Two Oscar-nominated performances are front and centre this weekend: Saoirse Ronan in Lady Bird and Margot Robbie in I, Tonya

Lady Bird *****

On the surface, Lady Bird may seem like it’s all been done before. Here we have Christine "Lady Bird" McPherson, a precocious teenage girl growing up in California in 2002 with a sharp tongue and big dreams. She hangs out with her dorky and loveable best friend, tries to impress the resident high school mean girl, experiments romantically with sweet boys and unsuitable cool guys . . .

Throw in a fraught build-up to prom night, a school play, and choir practice and Greta Gerwig’s directorial debut could be a John Hughes’ teen flick with a degree in Eng. Lit. . . . Read our full review here.

I, Tonya ****

Based on "irony free, wilfully contradictory and totally true interviews", I, Tonya chronicles the rise and fall of figure skater Tonya Harding (an excellent Margot Robbie). 

She went from being a relative unknown outside her chosen sport to overnight global hate figure following the 1994 attack on skating rival Nancy Kerrigan, which was 'masterminded' by her on-again, off-again ex-husband Jeff Gillooly (Sebastian Stan). 

This caustic character study and skewed sports film doubles down on career-defining performances: along with Robbie we get Allison Janney in flamethrower form as Harding's mother LaVona. Read our full review here.

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Black Panther ****

It may be named Black Panther, but the film is very much an ensemble piece - Chadwick Boseman, Michael B Jordan (interviewed below), Lupita Nyong'o - with enough action and social commentary to carve out a place as one of Marvel's better standalone offerings.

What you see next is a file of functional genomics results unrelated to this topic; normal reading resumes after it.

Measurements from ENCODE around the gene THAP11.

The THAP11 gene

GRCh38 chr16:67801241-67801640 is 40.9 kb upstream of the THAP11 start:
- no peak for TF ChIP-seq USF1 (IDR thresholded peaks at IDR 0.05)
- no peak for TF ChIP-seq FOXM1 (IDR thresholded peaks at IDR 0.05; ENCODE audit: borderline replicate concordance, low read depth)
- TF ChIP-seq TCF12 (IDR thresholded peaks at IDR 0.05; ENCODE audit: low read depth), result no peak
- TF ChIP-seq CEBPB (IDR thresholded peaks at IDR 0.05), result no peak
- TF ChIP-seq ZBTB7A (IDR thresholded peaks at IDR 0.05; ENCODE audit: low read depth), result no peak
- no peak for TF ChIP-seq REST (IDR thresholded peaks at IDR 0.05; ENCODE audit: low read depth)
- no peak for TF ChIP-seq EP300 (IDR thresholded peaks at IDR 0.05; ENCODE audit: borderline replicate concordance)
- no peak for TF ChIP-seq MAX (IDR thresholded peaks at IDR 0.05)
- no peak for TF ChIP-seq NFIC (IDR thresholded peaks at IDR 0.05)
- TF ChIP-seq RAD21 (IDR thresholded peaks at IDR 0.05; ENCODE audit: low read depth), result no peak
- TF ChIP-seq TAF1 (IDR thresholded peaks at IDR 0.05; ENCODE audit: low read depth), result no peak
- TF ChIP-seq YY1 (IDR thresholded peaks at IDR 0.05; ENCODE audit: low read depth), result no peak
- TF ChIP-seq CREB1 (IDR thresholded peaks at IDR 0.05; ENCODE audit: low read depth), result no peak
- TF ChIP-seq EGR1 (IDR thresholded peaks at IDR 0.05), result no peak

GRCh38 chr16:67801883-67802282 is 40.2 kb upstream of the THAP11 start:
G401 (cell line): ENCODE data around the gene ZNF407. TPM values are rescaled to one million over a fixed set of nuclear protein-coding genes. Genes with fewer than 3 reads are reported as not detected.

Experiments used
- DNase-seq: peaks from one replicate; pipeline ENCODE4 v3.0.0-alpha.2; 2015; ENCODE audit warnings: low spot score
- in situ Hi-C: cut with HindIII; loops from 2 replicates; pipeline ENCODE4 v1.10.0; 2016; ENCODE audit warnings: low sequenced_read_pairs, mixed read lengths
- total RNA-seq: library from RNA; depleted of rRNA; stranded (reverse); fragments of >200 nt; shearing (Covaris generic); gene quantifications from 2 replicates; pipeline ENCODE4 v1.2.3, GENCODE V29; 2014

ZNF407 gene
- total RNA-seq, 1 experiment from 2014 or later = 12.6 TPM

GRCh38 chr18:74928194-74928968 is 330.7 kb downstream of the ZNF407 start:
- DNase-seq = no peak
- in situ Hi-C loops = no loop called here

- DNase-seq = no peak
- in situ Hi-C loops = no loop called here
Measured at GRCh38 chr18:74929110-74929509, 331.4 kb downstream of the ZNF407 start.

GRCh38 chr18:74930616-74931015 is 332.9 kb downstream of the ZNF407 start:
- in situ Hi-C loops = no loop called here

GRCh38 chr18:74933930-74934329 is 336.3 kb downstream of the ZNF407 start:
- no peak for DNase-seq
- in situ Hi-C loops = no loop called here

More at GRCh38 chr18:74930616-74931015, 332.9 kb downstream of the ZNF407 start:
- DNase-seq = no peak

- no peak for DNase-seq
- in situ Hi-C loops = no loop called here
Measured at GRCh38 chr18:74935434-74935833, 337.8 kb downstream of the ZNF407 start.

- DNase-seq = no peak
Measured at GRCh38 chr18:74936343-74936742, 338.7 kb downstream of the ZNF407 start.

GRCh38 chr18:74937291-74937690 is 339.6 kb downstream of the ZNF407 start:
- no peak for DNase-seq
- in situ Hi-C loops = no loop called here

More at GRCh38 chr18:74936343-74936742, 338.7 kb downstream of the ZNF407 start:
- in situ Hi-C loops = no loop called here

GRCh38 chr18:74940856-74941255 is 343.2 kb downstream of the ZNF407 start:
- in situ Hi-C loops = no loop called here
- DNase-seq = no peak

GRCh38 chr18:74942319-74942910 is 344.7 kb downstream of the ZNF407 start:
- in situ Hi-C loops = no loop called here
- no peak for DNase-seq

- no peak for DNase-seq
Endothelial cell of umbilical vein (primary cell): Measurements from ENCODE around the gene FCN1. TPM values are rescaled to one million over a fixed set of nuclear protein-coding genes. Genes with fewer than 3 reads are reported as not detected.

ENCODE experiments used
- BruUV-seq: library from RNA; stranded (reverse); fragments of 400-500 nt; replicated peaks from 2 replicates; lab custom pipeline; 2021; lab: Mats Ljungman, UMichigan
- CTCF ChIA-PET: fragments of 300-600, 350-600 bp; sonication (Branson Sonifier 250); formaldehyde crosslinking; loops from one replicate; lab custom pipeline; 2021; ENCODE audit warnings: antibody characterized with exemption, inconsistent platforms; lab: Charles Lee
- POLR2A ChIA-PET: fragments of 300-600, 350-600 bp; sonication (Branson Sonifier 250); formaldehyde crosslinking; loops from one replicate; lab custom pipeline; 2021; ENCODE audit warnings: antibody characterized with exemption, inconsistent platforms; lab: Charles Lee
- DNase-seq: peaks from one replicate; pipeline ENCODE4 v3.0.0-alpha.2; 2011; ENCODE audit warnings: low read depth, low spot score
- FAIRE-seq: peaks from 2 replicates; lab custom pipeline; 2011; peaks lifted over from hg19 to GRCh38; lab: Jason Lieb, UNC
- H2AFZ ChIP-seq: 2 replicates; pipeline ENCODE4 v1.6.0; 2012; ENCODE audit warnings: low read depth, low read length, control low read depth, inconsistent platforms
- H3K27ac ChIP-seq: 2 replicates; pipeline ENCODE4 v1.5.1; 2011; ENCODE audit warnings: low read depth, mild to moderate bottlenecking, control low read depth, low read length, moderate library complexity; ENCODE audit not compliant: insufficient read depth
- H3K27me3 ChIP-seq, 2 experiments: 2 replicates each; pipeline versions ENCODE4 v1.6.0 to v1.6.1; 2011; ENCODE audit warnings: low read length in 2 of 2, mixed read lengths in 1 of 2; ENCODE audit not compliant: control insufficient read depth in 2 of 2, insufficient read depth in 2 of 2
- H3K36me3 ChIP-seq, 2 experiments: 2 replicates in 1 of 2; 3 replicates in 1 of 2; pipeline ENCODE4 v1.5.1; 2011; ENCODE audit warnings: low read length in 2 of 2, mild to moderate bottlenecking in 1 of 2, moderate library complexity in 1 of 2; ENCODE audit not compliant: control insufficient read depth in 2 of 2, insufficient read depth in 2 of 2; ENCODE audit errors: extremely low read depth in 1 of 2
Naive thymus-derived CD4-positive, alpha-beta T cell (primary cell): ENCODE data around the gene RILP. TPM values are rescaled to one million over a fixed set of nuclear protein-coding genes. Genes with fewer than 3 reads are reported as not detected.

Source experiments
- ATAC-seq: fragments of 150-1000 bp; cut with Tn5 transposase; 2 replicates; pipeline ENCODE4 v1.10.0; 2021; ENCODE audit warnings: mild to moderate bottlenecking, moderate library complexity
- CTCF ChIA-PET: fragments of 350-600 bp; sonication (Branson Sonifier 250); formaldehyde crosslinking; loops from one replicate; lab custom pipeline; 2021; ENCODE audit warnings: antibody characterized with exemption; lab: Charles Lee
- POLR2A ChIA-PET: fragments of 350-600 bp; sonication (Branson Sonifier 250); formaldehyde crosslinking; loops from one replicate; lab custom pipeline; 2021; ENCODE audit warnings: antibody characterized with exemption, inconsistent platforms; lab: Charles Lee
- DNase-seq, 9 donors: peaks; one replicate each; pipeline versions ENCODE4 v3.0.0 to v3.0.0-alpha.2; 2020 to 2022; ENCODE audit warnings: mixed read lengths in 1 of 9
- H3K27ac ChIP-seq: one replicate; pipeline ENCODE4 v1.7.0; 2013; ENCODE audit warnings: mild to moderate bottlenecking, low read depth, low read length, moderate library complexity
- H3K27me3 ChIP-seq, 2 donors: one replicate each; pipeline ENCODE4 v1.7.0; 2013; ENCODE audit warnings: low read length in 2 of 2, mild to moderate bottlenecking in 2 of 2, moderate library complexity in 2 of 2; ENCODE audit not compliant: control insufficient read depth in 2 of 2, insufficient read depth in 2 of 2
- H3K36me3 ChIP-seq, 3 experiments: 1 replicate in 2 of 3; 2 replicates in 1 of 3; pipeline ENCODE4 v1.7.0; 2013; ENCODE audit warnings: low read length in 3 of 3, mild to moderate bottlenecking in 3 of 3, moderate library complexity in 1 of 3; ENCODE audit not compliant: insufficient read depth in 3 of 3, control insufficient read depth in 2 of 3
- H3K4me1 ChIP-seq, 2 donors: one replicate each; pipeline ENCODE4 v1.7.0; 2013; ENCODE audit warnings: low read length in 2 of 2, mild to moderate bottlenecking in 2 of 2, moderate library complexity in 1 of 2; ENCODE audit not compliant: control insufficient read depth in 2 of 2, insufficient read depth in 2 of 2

It looks great and there are some brilliant action set pieces and car chases to really get the adrenaline going, without it ever veering too far into the CGI-fatigue zone.

The script, and the way it weaves in issues like slavery, racism and colonialism, is also excellent, with writer-director Ryan Coogler showing that he is a force to be reckoned with. And the soundtrack is just phenomenal - if only Kendrick Lamar could curate everything. Read our full review here.

The Shape of Water *****

Guillermo del Toro's wildly imaginative adult fairytale is an opulently entertaining monster fable that is spectacularly stylised and perversely enchanting.

Best Actress Oscar nominee Sally Hawkins delivers an utterly captivating tour-de-force performance as a cleaner who falls in love with a fish-man (Doug Jones) in a covert U.S. research laboratory during the height of the Cold War. On paper it may sound stuffy, but visionary filmmaker del Toro (interviewed below), who co-wrote the script with Vanessa Taylor, manages to create a richly exuberant and poetic romance. 

The Shape of Water is a voyage into the depths of humanity and idealism. Make no mistake, the Amazon aqua-monster isn't the enemy here. Read our full review here.